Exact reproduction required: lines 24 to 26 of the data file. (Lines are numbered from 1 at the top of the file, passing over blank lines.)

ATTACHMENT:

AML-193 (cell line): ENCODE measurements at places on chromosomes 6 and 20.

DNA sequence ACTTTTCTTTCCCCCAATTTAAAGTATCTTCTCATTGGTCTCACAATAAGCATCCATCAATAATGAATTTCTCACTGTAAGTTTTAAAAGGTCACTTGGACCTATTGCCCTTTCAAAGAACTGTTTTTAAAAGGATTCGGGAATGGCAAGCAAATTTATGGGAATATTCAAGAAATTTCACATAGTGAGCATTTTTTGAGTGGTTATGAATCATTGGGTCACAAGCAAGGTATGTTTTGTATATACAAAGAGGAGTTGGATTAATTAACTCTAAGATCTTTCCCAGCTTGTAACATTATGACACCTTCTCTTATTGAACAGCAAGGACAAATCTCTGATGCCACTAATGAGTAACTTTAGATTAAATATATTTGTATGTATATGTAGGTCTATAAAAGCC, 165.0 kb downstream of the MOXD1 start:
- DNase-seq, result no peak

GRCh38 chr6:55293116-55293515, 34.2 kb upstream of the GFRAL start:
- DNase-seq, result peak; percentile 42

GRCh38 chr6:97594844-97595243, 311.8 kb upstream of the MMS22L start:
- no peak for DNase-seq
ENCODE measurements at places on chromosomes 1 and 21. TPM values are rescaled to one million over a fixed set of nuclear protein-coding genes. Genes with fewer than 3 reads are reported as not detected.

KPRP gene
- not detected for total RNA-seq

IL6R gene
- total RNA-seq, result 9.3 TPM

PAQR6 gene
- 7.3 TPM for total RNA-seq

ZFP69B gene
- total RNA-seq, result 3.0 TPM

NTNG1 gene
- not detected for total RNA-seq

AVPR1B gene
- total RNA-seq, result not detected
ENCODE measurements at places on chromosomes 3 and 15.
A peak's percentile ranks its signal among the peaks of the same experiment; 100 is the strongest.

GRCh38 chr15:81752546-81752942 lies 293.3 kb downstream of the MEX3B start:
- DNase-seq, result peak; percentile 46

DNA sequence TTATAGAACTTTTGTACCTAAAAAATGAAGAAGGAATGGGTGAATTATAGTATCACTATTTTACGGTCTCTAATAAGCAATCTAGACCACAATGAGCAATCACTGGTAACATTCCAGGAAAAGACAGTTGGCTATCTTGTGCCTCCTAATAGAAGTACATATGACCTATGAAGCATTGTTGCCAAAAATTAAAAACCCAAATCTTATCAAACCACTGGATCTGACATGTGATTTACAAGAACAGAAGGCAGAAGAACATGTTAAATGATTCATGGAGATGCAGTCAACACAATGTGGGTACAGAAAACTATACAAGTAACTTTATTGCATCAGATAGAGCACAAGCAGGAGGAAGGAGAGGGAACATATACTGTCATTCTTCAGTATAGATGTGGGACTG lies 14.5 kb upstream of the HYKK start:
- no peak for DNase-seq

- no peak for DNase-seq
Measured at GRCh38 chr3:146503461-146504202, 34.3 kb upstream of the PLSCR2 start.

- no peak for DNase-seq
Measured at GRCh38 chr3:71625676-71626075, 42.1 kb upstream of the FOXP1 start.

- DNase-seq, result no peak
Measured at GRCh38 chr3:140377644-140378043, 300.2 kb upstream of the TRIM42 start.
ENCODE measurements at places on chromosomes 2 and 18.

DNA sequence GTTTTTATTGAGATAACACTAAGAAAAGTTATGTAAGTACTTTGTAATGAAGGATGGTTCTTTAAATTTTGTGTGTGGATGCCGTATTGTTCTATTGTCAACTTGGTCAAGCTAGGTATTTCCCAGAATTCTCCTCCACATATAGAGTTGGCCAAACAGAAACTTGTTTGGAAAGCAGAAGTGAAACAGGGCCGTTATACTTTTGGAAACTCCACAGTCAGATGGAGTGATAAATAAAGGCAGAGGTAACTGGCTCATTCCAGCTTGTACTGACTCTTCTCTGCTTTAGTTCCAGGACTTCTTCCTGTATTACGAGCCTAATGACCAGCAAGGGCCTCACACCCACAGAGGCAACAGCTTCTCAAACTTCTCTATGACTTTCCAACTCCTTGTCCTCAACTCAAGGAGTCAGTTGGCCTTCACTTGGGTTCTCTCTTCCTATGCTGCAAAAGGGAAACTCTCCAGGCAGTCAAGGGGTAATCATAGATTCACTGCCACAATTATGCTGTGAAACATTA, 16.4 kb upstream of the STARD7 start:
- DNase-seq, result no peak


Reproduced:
- DNase-seq, result peak; percentile 46

DNA sequence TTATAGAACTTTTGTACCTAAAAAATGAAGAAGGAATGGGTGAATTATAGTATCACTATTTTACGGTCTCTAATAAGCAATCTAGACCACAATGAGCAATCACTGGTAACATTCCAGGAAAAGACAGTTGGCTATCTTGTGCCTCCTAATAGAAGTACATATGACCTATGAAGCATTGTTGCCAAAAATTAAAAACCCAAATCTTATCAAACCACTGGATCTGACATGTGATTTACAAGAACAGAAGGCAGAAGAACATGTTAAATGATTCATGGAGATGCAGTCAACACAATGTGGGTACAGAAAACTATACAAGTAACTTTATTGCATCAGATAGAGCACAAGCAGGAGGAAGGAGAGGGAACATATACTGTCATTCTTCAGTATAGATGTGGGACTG lies 14.5 kb upstream of the HYKK start:
- no peak for DNase-seq